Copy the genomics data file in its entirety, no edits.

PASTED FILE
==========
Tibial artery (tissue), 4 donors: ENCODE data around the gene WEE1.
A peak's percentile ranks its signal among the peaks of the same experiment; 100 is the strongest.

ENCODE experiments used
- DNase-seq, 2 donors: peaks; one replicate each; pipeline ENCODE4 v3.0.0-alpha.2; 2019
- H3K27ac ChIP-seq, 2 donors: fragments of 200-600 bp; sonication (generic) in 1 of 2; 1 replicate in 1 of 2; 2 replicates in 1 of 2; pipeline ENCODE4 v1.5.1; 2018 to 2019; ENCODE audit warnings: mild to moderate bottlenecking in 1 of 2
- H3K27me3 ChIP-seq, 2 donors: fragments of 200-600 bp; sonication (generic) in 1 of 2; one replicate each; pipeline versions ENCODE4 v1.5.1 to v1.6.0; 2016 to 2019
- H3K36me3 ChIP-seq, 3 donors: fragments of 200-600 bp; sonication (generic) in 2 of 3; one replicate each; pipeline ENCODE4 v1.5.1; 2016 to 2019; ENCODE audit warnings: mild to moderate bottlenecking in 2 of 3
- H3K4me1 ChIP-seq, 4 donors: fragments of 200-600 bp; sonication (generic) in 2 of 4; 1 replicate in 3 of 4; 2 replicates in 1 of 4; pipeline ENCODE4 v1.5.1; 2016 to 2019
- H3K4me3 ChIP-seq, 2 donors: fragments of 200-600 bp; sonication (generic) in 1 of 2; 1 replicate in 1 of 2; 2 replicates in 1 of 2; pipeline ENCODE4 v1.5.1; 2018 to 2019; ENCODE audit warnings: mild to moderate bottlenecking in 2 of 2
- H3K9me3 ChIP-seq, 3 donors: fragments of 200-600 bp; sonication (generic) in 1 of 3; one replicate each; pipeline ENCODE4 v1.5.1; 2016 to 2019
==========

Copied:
Tibial artery (tissue), 4 donors: ENCODE data around the gene WEE1.
A peak's percentile ranks its signal among the peaks of the same experiment; 100 is the strongest.

ENCODE experiments used
- DNase-seq, 2 donors: peaks; one replicate each; pipeline ENCODE4 v3.0.0-alpha.2; 2019
- H3K27ac ChIP-seq, 2 donors: fragments of 200-600 bp; sonication (generic) in 1 of 2; 1 replicate in 1 of 2; 2 replicates in 1 of 2; pipeline ENCODE4 v1.5.1; 2018 to 2019; ENCODE audit warnings: mild to moderate bottlenecking in 1 of 2
- H3K27me3 ChIP-seq, 2 donors: fragments of 200-600 bp; sonication (generic) in 1 of 2; one replicate each; pipeline versions ENCODE4 v1.5.1 to v1.6.0; 2016 to 2019
- H3K36me3 ChIP-seq, 3 donors: fragments of 200-600 bp; sonication (generic) in 2 of 3; one replicate each; pipeline ENCODE4 v1.5.1; 2016 to 2019; ENCODE audit warnings: mild to moderate bottlenecking in 2 of 3
- H3K4me1 ChIP-seq, 4 donors: fragments of 200-600 bp; sonication (generic) in 2 of 4; 1 replicate in 3 of 4; 2 replicates in 1 of 4; pipeline ENCODE4 v1.5.1; 2016 to 2019
- H3K4me3 ChIP-seq, 2 donors: fragments of 200-600 bp; sonication (generic) in 1 of 2; 1 replicate in 1 of 2; 2 replicates in 1 of 2; pipeline ENCODE4 v1.5.1; 2018 to 2019; ENCODE audit warnings: mild to moderate bottlenecking in 2 of 2
- H3K9me3 ChIP-seq, 3 donors: fragments of 200-600 bp; sonication (generic) in 1 of 3; one replicate each; pipeline ENCODE4 v1.5.1; 2016 to 2019